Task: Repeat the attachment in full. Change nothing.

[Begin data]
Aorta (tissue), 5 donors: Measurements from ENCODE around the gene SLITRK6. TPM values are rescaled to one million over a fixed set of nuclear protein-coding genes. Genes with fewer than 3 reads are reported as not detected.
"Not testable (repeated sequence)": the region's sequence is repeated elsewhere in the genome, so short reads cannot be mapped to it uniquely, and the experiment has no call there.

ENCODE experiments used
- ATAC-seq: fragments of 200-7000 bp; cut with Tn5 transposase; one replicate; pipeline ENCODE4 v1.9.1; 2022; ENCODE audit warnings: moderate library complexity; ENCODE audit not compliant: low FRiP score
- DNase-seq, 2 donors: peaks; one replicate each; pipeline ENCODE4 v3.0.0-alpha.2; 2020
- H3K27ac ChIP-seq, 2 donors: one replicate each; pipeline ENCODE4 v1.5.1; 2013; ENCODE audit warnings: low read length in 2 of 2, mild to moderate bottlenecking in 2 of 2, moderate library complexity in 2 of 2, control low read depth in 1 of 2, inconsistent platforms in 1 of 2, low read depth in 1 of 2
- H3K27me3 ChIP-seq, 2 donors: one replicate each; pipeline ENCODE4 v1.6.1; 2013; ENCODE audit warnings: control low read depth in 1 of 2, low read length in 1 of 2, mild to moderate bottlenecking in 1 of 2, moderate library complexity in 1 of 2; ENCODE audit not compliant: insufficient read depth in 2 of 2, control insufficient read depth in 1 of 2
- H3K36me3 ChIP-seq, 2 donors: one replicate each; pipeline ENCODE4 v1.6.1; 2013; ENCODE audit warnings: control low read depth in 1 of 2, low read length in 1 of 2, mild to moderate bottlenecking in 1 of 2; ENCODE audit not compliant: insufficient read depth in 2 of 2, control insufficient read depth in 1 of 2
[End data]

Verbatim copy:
Aorta (tissue), 5 donors: Measurements from ENCODE around the gene SLITRK6. TPM values are rescaled to one million over a fixed set of nuclear protein-coding genes. Genes with fewer than 3 reads are reported as not detected.
"Not testable (repeated sequence)": the region's sequence is repeated elsewhere in the genome, so short reads cannot be mapped to it uniquely, and the experiment has no call there.

ENCODE experiments used
- ATAC-seq: fragments of 200-7000 bp; cut with Tn5 transposase; one replicate; pipeline ENCODE4 v1.9.1; 2022; ENCODE audit warnings: moderate library complexity; ENCODE audit not compliant: low FRiP score
- DNase-seq, 2 donors: peaks; one replicate each; pipeline ENCODE4 v3.0.0-alpha.2; 2020
- H3K27ac ChIP-seq, 2 donors: one replicate each; pipeline ENCODE4 v1.5.1; 2013; ENCODE audit warnings: low read length in 2 of 2, mild to moderate bottlenecking in 2 of 2, moderate library complexity in 2 of 2, control low read depth in 1 of 2, inconsistent platforms in 1 of 2, low read depth in 1 of 2
- H3K27me3 ChIP-seq, 2 donors: one replicate each; pipeline ENCODE4 v1.6.1; 2013; ENCODE audit warnings: control low read depth in 1 of 2, low read length in 1 of 2, mild to moderate bottlenecking in 1 of 2, moderate library complexity in 1 of 2; ENCODE audit not compliant: insufficient read depth in 2 of 2, control insufficient read depth in 1 of 2
- H3K36me3 ChIP-seq, 2 donors: one replicate each; pipeline ENCODE4 v1.6.1; 2013; ENCODE audit warnings: control low read depth in 1 of 2, low read length in 1 of 2, mild to moderate bottlenecking in 1 of 2; ENCODE audit not compliant: insufficient read depth in 2 of 2, control insufficient read depth in 1 of 2